Once Upon a Time… in Hollywood

Once Upon a Time… in Hollywood ★★★★½

“When you come to the end of the line, with a buddy who is more than a brother and a little less than a wife, getting blind drunk together is really the only way to say farewell.”

‘Once Upon a Time In Hollywood’ is a chilled blast from the past told like a fairy tale. It’s both aimless and yet meaningful with the commentary on the new era in Hollywood. The movie pays tribute to old Hollywood, film making, Sharon Tate, stunt work, and actors. This is perhaps Tarantino’s most personal and mature movie his made, until the last 10 minutes (which I love) goes complete ape sh*t.

I can’t think of any other director where the passion and love for movies is so transparent through Tarantino's craft. He’s such an old school film maker that he and Martin Scorsese are the last golden age directors, as every new release feels like an event. In this movie, Quentin presents 69’ Hollywood at its peak, as he remembers it from his childhood. He manages to rebuild classy LA thanks to the crew and creative team.

Bright neon lights, fashionable clothes, and late 60’s automobiles. There’s a couple of scenes where Cliff Booth (Brad Pitt), drives around LA and there are long shots that shows off the environment and it’s amazing the amount of detail and effort went into the setting - with Robert Richardson brilliant Cinematography bringing it all alive.

Leonardo DiCaprio was absolutely excellent as the fading Western star, Rick F**king Dalton. Dalton, a self-centered, yet vulnerable actor that you both laugh and pity. I will often forget about DiCaprio comedic chops, something similar to Ryan Gosling. I also like the subtle stutter that’s sprinkled through out, which is sad when given some thought that it’s something he’s got to deal with. There’s a heartfelt scene where Dalton tells his young co-star about a book his reading and mid way through explaining the story he realises it mirrors his life, and breaks down in tears with me crying with him. Yep, I teared up in a Tarantino movie. Leo was the pulse of the movie.

Brad Pitt was amazing as the deadpan and cool Cliff Booth. This is probably my favorite performance from him. Cliff’s main character trait is his strength and he demonstrates it multiple times, but leaves the scene before anything can escalate. The chemistry between Leo and Brad was electric. Pitt was the meat of the movie.

Margot Robbie was an absolute delight portraying the late Sharon Tate. Despite her slim screen time, but whenever she has screen time, I couldn’t help but smile. I instantly fell in love with her and it’s painfully to think something so sweet and pure could be taken away from us by brainwashed zombies who don’t deserve a life, just a jail cell. I thought her portrayal in the movie was a beautiful tribute and how they handle her gives new life into her legacy.

There’s a great scene where Sharon Tate watches a movie in cinemas that’s she’s in, but instead of Margot Robbie re-creating those scenes, they just show the real Sharon Tate in the movie. Now people were left a bit confused over this decision, although it’s clear to me that erasing the real Tate out of the movie would be more disrespectful to her memory, so leaving her in is a touching tribute to her career and her work. Robbie was the heart of the movie.

The other supporting cast all did terrific with the little screen time most of them had. Kurt Russell makes a welcoming return as a character that I assume is Stuntman Mike from 'Death Proof' - either way still a welcoming presence. He’s also the narrator and I find it hilarious whenever he tries to pronounce Italian movie titles. Al Pacino was a blast to watch as the tight and yet colorful producer. Mike Moh portrayal of Bruce Lee may have sparked some controversy recently, but I thought he was entertaining regardless and I don’t really think it mocks his legacy at all. I mean, this is the same director who made a four hour movie honoring the legend. Margaret Qualley was crazy good as the hippie girl who’s brain washed into a cult family. It’s crazy to know that Damon Herriman has played Charles Manson twice in the same year and month for this movie and the TV show ‘Mindhunter’, which you should totally check out by the way.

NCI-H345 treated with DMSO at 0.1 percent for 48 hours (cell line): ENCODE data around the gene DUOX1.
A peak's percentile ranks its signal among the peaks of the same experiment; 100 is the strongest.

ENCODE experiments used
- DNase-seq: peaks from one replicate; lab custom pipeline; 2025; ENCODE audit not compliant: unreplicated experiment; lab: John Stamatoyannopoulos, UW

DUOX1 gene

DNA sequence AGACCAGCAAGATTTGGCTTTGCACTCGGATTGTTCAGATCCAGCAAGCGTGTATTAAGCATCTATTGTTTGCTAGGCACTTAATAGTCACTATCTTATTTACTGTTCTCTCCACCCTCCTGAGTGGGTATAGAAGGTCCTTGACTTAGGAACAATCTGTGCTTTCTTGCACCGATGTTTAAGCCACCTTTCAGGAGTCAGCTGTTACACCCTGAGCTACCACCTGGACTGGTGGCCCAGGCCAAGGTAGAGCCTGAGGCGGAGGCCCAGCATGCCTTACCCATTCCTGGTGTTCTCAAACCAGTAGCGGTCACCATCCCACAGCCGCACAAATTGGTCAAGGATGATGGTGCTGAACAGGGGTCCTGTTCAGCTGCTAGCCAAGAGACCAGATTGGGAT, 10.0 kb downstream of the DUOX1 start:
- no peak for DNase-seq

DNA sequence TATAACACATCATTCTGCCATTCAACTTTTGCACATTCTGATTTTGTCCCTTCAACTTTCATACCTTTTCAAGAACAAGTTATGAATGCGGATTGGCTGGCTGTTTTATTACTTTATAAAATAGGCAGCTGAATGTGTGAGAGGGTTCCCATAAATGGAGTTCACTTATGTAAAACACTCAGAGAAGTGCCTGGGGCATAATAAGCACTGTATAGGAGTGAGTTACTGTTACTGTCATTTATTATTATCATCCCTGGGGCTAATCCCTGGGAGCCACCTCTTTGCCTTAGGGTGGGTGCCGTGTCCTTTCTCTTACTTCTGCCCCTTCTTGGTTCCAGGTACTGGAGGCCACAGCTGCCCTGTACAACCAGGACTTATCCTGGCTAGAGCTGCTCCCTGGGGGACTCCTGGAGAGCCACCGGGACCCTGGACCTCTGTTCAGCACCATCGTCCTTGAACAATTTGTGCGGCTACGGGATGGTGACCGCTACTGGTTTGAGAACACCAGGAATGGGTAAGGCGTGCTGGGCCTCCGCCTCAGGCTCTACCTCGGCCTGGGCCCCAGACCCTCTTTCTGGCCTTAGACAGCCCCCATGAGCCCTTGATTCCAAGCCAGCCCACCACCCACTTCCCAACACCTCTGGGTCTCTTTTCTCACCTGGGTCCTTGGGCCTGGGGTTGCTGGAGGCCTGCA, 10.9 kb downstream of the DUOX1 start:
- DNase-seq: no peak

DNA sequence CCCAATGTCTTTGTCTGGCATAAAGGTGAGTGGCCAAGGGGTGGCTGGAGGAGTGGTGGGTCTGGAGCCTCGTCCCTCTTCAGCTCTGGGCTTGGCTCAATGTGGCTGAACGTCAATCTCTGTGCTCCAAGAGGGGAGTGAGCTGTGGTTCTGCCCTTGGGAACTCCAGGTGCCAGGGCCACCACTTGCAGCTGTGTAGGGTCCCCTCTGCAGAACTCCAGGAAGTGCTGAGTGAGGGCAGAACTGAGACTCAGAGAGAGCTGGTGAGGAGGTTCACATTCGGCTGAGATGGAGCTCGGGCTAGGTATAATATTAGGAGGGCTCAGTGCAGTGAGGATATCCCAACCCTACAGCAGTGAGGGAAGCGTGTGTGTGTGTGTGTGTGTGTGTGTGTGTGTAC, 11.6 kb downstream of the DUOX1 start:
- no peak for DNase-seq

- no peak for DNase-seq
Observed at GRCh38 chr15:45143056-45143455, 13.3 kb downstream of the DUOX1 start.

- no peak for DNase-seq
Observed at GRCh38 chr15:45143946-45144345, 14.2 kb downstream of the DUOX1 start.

Julia Butters, Luke Perry, Timothy Olyphant, Dakota Fanning, Bruce Dern, and Damian Lewis - a stellar cast that did a stellar job.

After letting the film sit for awhile, there’s so many memorable lines that I would often catch myself recreating just from memory after seeing it twice. There’s so many great moments as well. The lights of LA coming to life at the dust of dawn, or the suspenseful scenes that actually got me feeling tense watching it. Without spoiling anything, but the Spahn Ranch scene where the Manson family stares down a defenseless Cliff Booth as he tries to speak to an old friend was terrifying - reminds me of the opening scene of ‘Inglorious Bastards’, in terms of building up tension that you wait in anticipation to explode.

Still, I think this is the best representation of the Manson family I’ve seen in any movie...by portraying them as absolute buffoons.

And of course with it being a Tarantino movie, the music is lost treasure revived for a modern generation. Always fantastic and incredibly catchy. I can’t think of anything better than Cliff driving around LA with the song ‘Bring a Little Lovin’ playing in the background.

Overall rating: I’ve seen this movie twice already and I still have a desire to watch it again. This is slowly creeping up to being my favorite Quentin Tarantino movie, but time will tell I guess.

Matthew L. Brady liked these reviews

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